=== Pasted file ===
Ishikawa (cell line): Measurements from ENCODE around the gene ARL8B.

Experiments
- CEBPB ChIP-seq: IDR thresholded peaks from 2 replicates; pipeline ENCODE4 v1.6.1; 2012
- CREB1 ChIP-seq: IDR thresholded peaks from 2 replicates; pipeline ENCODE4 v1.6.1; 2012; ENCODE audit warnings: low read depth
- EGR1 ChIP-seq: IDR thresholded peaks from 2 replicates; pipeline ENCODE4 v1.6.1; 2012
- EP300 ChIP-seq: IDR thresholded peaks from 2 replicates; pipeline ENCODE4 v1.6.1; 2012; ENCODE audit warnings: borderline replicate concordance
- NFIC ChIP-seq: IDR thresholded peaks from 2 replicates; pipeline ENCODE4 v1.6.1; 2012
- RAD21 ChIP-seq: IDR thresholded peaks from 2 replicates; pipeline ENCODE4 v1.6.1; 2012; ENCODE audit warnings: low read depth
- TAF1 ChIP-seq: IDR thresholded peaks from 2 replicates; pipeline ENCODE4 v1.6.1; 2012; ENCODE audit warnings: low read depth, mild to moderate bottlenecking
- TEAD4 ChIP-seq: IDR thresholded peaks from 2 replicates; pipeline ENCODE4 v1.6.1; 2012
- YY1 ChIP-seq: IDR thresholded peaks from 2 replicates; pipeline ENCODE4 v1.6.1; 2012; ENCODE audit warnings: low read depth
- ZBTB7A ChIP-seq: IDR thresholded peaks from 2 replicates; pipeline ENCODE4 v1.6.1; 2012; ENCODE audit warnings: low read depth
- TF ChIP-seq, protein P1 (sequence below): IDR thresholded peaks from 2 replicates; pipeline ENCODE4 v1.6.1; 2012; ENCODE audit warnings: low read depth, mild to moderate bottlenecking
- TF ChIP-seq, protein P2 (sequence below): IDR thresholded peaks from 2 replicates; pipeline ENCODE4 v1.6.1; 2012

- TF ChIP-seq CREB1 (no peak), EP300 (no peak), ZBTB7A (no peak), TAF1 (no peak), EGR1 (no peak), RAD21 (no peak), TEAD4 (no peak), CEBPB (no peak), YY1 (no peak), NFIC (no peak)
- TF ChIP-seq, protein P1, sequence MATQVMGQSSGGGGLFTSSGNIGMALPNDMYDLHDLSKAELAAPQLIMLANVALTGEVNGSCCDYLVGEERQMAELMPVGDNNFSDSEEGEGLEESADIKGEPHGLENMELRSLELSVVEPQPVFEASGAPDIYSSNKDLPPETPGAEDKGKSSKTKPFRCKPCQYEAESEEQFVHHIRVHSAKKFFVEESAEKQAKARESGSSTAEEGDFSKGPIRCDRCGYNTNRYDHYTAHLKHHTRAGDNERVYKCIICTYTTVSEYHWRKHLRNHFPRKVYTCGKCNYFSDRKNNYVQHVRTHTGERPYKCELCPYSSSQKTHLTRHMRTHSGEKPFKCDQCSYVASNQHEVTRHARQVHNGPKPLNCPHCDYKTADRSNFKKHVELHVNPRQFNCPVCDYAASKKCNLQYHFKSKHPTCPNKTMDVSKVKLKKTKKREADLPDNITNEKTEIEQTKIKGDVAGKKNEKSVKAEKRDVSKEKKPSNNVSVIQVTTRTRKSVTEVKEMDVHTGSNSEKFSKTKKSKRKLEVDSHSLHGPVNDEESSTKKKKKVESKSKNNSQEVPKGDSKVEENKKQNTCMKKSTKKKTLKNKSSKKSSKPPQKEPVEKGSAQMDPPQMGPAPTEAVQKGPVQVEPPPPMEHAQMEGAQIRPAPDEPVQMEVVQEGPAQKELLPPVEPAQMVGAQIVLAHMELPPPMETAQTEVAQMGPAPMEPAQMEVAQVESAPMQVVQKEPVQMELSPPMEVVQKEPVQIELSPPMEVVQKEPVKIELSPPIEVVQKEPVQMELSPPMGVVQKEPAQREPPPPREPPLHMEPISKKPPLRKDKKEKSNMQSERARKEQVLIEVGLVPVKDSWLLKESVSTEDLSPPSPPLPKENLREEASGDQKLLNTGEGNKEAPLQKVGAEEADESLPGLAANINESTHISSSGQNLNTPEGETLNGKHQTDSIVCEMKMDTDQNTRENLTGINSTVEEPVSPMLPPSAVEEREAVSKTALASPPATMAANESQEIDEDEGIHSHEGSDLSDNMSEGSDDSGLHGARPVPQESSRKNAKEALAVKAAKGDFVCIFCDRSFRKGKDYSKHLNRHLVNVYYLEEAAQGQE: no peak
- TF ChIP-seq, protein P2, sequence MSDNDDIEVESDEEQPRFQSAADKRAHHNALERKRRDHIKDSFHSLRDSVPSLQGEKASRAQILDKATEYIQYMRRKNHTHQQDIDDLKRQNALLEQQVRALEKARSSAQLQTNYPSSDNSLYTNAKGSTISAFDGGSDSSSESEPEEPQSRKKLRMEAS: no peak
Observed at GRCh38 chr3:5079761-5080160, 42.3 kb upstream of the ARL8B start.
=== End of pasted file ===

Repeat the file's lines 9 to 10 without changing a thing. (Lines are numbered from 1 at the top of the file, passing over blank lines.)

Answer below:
- TAF1 ChIP-seq: IDR thresholded peaks from 2 replicates; pipeline ENCODE4 v1.6.1; 2012; ENCODE audit warnings: low read depth, mild to moderate bottlenecking
- TEAD4 ChIP-seq: IDR thresholded peaks from 2 replicates; pipeline ENCODE4 v1.6.1; 2012